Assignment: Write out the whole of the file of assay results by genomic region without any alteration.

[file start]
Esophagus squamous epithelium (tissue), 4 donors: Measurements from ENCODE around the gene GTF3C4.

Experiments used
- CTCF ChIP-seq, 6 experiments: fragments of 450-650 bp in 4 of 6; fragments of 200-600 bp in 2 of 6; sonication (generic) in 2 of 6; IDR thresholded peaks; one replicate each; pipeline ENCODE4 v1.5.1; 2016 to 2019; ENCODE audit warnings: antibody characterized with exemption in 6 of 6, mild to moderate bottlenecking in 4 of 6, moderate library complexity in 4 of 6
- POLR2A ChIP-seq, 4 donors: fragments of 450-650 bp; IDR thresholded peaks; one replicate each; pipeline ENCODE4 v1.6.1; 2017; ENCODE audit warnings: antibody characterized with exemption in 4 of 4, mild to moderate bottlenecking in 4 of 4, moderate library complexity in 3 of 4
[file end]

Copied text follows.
Esophagus squamous epithelium (tissue), 4 donors: Measurements from ENCODE around the gene GTF3C4.

Experiments used
- CTCF ChIP-seq, 6 experiments: fragments of 450-650 bp in 4 of 6; fragments of 200-600 bp in 2 of 6; sonication (generic) in 2 of 6; IDR thresholded peaks; one replicate each; pipeline ENCODE4 v1.5.1; 2016 to 2019; ENCODE audit warnings: antibody characterized with exemption in 6 of 6, mild to moderate bottlenecking in 4 of 6, moderate library complexity in 4 of 6
- POLR2A ChIP-seq, 4 donors: fragments of 450-650 bp; IDR thresholded peaks; one replicate each; pipeline ENCODE4 v1.6.1; 2017; ENCODE audit warnings: antibody characterized with exemption in 4 of 4, mild to moderate bottlenecking in 4 of 4, moderate library complexity in 3 of 4